Down the Exuma Chain

We left Nassau and headed south east to Highborne Cay after a wonderful night anchored away from everyone else out on the very tip of New Providence. As often happens, we chose a spot that looked great by the location and weather forecast…then wound up being the ONLY boat there. Hmmm, we think, what have we missed? Getting used to it, we realize many cruisers follow the group from marked anchorage to marked anchorage. So but again, we are there by ourselves and the answer turns out to be we missed nothing, I think perhaps the others did. Beautiful stars well away from lights and a calm night with just us.

Next we headed south to Shroud Cay, part of the Exuma Land and Sea Park, then on to Park Headquarters at Warderick Wells Cay. The place is kind of magical in that it is a “no take” area for everything and has been for over 40 years.. As a result the sea is full of coral, crystal clear water, fish, and crustations as it would be without human impact. At low tide the shallow beach was filled with thousands of large Conch, and coral head right in the mooring field covered with Fan Coral, and some of the largest lobsters we have ever seen.

One exception is Boo Boo Hill where it is OK to leave a memory of your ships passing, but only if it is on driftwood, no artificial materials allowed.

Since the park is a trust run by a foundation they welcome volunteer help so we spent a day helping Andrew, one of the park wardens, build a mooring down-line from some of the toughest, stiffest, most brutal three strand nylon line I have ever seen. Lynn refers to it as “the eye splice from hell”. Blistered fingers and all, we feel a little better by doing our part after enjoying the spectacular above and underwater vistas…and I’ve certainly worked in a lot worse places.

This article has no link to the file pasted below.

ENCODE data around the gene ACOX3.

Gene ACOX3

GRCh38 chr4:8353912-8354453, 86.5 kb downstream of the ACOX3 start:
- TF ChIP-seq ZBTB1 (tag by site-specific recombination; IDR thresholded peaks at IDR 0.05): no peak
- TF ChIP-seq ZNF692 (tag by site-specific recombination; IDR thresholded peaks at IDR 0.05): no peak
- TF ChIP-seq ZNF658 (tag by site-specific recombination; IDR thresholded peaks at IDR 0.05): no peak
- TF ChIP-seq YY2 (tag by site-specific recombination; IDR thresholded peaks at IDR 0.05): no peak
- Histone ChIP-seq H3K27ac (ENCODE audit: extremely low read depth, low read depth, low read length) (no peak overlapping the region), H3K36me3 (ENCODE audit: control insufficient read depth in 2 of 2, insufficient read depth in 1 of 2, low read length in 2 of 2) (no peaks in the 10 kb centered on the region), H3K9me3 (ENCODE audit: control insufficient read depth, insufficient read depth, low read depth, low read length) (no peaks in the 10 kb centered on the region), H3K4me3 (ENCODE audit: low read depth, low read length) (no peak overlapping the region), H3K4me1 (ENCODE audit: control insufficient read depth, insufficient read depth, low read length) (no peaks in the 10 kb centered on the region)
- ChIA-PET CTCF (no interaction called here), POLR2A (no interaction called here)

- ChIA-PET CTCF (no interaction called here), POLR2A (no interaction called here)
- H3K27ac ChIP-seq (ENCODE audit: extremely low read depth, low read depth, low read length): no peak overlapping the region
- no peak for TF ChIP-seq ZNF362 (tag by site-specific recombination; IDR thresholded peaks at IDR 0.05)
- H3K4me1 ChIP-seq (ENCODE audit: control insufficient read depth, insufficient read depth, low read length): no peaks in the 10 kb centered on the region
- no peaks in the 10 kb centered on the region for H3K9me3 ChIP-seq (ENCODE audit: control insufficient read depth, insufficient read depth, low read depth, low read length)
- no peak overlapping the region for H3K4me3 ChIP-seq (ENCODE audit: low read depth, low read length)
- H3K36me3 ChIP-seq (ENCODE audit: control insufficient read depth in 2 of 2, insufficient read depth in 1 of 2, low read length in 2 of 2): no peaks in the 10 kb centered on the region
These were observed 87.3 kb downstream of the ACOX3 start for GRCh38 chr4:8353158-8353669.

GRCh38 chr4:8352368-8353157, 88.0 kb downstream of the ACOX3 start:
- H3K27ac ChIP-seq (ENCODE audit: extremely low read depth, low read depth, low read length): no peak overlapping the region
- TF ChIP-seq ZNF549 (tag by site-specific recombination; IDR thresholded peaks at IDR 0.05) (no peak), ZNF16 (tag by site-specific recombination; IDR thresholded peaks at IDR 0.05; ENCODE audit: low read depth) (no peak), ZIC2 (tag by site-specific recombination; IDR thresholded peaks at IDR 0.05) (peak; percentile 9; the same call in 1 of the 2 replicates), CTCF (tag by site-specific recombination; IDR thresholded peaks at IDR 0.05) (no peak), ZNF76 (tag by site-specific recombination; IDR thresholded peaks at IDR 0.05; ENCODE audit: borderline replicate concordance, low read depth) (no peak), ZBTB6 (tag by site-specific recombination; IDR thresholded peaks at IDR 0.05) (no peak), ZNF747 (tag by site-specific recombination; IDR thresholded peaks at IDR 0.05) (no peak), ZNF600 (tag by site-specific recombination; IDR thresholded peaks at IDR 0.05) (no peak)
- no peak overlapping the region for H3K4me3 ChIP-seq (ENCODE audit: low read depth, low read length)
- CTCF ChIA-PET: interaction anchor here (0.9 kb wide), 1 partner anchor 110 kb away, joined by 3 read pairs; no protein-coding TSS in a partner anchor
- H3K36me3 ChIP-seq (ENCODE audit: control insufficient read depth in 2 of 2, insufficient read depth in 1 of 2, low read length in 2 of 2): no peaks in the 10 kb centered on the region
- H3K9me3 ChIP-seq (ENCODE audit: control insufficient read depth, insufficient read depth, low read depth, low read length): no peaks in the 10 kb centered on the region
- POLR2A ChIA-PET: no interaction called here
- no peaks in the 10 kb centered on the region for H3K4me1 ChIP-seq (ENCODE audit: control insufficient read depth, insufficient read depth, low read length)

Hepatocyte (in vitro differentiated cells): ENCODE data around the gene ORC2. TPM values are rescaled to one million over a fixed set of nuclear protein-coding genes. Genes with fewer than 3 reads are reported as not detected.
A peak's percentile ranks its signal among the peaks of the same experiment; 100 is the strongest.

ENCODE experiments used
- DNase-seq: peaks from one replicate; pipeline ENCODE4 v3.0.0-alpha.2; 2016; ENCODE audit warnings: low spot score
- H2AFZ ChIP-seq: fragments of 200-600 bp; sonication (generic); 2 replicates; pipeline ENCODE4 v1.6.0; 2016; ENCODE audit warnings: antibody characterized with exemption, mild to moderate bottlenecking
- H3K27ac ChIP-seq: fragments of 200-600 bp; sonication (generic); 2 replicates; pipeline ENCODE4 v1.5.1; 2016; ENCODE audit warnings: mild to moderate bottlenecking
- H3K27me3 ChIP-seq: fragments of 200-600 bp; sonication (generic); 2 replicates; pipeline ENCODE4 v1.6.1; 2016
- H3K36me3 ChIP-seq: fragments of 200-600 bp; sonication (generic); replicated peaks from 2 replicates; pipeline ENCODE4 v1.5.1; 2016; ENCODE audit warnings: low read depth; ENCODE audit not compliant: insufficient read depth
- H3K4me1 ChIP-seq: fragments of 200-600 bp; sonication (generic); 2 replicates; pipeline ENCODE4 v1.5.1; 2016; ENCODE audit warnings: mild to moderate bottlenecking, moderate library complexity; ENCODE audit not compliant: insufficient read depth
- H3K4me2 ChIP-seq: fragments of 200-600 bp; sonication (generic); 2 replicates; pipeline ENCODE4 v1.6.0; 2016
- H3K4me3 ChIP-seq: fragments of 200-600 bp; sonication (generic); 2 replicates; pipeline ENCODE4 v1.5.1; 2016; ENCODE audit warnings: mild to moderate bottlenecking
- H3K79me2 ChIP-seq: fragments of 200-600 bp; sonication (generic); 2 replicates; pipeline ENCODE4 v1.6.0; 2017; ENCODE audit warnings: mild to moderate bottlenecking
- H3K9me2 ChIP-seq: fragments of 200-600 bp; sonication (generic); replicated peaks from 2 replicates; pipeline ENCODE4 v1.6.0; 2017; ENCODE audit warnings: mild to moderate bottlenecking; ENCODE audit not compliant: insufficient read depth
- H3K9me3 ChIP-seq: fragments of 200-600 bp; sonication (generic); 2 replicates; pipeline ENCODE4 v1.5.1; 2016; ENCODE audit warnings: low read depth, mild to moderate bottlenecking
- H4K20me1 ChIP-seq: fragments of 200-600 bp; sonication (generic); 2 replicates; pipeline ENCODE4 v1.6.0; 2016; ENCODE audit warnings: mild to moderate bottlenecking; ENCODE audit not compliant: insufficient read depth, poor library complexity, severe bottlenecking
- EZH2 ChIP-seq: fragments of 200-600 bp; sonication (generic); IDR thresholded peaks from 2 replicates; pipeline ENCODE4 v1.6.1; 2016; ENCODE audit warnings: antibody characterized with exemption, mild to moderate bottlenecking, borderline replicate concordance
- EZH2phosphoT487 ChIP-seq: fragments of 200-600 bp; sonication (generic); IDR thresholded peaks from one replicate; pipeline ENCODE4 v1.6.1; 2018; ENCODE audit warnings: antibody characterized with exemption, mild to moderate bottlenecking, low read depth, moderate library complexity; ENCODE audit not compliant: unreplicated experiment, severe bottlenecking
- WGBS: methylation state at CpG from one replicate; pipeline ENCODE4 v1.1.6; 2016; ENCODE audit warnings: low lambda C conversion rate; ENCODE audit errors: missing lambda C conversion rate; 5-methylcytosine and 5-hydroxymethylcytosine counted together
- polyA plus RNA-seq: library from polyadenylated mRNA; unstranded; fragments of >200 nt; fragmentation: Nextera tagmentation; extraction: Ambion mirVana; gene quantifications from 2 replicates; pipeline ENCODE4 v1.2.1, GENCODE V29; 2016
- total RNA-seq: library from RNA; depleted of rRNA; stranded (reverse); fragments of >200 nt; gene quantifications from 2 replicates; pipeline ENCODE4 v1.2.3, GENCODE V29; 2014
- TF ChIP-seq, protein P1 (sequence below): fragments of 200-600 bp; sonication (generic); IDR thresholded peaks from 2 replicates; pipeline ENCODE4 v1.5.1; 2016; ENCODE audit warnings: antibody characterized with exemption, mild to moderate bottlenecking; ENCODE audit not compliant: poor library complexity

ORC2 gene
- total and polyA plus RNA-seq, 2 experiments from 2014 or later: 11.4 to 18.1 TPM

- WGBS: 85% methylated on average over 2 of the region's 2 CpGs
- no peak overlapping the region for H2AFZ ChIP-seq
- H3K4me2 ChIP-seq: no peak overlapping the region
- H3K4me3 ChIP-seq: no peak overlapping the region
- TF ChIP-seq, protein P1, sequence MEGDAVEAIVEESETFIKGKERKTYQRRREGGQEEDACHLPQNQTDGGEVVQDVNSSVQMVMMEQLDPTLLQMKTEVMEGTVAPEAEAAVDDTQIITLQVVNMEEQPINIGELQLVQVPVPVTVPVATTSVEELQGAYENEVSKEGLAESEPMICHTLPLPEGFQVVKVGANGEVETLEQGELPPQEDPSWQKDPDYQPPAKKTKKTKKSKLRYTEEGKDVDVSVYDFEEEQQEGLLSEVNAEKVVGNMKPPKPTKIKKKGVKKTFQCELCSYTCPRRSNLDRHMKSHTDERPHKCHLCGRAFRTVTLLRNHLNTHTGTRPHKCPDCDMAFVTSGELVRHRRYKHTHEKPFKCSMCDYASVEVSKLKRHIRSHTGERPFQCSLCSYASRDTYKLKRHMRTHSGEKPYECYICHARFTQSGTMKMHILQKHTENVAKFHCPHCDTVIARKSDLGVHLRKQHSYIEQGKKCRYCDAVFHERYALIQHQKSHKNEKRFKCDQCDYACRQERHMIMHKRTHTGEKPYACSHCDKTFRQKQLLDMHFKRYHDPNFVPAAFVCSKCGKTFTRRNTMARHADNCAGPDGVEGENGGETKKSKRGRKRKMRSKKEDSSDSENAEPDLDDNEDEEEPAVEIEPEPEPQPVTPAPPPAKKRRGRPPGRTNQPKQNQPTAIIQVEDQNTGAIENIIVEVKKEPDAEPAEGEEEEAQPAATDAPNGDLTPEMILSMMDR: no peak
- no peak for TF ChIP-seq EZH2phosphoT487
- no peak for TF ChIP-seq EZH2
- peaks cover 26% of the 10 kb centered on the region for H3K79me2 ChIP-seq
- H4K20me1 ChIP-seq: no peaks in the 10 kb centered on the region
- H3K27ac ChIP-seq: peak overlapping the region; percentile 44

Now we are anchored off Black Point, Great Guana Cay trying to catch up a bit with some sporadic internet, do a bit of laundry, a few boat chores, and wait out the passing cold (72 degrees, bummer!) front to head farther south east.



 After a 02:00 departure from Rodriguez Key in Florida, we had a very uneventful crossing of the gulf stream and the Straits of Florida.  We entered the Bahamas just south of Bimini, watching the depth sounder go from all 0000's (meaning it's over 1000 feet deep) to 600 to 6 in less than a mile. Our first stop was an overnight anchorage on the Great Bahama Bank.  We dropped the anchor in 8 feet and watched it hit bottom and dig in.  It was so clear.  We sat back and enjoyed the view, see photo above.  It was a 360 degree view.  Not a tree, not a rock, not another boat, no Starbucks. Except for the sound of our boat on the water, it was silent.  It was a strange thing to be that alone. I wasn't sure if I was intimidated or if I liked it.  I want to go back and spend about a week just sitting there and see how it feels. 

 As we entered The Bahamas, we hoisted our yellow 'Q' flag for the first time ever.  The Q stands for quarantine, meaning we weren't allowed to leave the boat until we'd cleared in with Customs and Immigration. We spent 2 nights at anchor at Fraziers Hog Key and then made our way south to Nassau.  We cleared in and paid our $300 for our cruising permit. Down came the Q flag and up went the Bahamian courtesy flag. Then we went for a walk.
We were both reminded of Korea as we went down the street.  The smell of diesel in the air. The sidewalk that changes with every new property, up and down and in and out, and where the owner wanted more land, there isn't sidewalk at all and you walk on the street.The fact that if you need to park and you can get 3 wheels on the curb, you're good to go.  It's great.
 Nassau is on the island of New Providence, but no one calls it that, it's just Nassau and across the harbor is Paradise Island, where the huge Atlantis Resort is.  We walked across the bridge to check it out this morning and got a great view of the harbor with the cruise ship docks in the background.  Atlantis was beautiful, but for two people who spent years in Las Vegas and have checked out all those mega casinos and resorts, it just wasn't very interesting. We had more fun watching the MailBoat loading and unloading that we could see from the bridge.
For some reason, Steve really liked this sign.